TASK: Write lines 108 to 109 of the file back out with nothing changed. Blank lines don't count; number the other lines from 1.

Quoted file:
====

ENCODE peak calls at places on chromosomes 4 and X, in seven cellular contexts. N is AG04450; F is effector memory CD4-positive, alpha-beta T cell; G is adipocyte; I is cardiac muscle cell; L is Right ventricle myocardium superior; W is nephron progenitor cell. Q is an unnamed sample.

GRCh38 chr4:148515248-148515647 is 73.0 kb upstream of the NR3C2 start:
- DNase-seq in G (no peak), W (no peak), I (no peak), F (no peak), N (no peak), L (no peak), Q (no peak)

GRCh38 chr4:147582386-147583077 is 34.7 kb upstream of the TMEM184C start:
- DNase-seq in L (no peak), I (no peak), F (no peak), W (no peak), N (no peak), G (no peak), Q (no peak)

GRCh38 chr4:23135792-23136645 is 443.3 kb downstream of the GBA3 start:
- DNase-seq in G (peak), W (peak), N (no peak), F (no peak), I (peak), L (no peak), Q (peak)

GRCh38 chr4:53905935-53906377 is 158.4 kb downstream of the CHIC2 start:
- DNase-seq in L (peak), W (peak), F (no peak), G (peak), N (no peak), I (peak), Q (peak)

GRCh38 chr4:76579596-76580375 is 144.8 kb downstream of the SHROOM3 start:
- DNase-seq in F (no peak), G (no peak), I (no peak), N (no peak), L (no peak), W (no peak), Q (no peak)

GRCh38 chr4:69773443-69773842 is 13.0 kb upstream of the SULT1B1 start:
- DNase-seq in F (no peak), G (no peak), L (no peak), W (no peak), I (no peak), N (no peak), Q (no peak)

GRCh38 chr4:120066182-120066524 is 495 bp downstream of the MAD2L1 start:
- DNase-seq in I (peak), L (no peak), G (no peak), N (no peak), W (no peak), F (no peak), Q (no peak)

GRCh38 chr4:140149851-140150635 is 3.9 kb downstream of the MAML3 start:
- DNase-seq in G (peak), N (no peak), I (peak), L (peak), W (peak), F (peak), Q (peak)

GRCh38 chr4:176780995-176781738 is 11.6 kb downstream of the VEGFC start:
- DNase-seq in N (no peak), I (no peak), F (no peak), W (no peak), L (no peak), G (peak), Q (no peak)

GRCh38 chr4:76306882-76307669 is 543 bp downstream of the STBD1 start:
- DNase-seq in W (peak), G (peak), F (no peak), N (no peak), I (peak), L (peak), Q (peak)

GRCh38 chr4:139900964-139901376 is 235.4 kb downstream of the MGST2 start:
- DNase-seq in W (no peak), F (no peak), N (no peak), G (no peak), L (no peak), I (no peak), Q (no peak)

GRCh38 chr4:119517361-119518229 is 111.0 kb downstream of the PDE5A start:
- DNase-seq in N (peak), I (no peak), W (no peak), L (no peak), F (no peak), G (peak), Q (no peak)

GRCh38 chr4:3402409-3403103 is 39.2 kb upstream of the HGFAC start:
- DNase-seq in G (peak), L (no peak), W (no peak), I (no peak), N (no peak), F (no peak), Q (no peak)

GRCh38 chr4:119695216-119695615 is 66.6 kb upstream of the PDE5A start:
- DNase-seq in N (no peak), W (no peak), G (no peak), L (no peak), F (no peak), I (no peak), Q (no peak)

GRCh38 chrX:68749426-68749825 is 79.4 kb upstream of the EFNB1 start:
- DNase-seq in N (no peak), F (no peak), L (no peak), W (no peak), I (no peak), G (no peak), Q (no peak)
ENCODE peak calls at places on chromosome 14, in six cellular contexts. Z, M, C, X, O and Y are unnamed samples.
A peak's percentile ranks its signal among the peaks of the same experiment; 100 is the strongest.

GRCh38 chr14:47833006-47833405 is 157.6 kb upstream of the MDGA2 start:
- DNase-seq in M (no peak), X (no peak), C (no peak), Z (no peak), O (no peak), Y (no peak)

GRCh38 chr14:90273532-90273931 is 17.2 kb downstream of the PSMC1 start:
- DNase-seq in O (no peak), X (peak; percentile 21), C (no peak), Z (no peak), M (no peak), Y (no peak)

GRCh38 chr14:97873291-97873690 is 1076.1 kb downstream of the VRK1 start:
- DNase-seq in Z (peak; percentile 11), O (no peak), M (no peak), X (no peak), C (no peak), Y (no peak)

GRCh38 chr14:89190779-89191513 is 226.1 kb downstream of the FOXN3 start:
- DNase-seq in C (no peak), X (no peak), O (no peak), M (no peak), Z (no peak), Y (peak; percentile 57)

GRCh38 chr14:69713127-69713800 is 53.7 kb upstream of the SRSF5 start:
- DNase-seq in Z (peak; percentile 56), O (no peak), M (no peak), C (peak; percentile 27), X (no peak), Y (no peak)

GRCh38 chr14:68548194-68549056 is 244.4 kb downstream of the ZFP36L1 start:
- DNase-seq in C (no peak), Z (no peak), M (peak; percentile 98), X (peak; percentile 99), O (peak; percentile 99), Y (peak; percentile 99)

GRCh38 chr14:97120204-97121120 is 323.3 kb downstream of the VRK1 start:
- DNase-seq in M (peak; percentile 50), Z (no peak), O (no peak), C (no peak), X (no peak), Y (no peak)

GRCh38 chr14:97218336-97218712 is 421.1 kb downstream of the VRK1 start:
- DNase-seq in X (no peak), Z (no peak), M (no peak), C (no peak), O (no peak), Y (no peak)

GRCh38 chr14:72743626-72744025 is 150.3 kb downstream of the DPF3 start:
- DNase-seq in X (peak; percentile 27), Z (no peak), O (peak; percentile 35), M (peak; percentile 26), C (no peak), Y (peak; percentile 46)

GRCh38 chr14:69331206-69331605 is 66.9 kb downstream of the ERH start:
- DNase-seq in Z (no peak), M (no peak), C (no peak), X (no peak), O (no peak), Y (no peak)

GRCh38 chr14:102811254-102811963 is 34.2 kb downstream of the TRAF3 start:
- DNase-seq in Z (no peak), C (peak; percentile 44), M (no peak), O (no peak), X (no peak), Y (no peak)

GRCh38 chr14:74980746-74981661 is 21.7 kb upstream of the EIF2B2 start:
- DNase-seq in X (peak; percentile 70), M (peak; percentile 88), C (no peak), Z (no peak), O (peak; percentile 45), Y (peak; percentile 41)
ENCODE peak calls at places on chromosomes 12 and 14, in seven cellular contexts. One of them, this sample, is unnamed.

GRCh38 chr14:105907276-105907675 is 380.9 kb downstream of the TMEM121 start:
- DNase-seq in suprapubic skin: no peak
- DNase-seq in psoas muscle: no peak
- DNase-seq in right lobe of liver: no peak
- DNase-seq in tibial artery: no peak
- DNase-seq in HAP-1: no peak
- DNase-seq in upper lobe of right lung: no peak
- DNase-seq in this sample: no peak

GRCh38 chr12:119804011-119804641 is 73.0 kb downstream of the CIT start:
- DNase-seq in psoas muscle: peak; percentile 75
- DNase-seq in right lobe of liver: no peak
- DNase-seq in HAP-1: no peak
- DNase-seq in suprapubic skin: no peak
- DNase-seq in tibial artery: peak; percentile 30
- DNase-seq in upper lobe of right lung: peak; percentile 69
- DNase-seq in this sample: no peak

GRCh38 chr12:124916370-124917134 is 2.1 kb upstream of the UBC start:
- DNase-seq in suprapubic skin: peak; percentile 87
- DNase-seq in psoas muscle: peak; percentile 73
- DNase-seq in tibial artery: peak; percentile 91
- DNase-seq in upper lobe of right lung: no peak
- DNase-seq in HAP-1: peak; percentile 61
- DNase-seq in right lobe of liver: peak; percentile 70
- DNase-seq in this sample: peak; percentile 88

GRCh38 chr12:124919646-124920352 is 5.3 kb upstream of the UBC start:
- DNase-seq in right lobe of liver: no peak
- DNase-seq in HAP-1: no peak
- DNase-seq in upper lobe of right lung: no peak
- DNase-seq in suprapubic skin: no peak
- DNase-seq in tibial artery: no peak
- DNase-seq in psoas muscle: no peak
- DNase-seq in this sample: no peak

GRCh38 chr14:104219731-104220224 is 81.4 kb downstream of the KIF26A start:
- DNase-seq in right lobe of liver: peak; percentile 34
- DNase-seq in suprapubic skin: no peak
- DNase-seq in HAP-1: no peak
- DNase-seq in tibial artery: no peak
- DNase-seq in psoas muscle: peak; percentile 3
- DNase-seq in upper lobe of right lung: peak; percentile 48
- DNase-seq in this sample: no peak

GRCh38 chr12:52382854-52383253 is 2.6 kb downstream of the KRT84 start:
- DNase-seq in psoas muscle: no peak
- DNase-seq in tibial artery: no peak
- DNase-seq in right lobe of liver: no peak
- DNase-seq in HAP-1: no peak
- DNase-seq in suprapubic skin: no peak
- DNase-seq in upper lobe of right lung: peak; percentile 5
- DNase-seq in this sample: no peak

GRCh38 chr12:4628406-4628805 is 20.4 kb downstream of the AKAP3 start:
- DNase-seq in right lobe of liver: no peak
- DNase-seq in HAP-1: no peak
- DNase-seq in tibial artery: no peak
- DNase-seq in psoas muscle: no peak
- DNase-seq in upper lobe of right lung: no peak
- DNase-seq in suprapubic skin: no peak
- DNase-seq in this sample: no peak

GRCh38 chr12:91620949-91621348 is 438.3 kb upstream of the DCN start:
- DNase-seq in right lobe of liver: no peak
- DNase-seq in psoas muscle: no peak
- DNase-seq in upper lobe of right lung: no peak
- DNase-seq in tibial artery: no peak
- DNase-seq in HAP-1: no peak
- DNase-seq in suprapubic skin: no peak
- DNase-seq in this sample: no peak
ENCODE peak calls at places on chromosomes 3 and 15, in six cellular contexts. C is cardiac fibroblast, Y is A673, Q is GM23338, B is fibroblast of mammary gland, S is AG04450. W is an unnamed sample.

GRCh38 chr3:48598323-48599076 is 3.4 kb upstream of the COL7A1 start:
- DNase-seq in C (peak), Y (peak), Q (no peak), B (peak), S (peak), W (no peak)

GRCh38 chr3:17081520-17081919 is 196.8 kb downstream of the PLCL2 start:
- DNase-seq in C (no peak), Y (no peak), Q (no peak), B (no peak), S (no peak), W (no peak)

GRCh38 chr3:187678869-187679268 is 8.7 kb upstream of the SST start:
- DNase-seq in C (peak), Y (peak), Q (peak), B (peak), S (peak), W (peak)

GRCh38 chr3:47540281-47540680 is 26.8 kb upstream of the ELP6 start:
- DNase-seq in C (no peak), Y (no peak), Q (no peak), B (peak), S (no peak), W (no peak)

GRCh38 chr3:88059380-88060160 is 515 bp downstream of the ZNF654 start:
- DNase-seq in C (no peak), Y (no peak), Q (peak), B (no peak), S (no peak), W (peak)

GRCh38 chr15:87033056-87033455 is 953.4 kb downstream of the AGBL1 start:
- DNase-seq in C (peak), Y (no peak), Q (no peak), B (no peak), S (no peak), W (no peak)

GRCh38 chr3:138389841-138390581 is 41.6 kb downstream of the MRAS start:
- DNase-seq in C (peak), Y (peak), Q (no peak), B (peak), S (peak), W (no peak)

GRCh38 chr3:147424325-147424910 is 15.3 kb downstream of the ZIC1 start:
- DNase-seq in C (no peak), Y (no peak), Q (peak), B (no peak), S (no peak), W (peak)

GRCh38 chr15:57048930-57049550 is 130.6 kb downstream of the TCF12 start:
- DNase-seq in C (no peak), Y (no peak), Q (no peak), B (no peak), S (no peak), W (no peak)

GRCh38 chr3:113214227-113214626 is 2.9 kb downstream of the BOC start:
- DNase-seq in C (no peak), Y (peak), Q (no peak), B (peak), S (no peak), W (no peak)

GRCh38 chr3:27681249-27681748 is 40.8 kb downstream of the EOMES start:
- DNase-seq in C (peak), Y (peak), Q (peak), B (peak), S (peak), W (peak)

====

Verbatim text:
- DNase-seq in right lobe of liver: no peak
- DNase-seq in HAP-1: no peak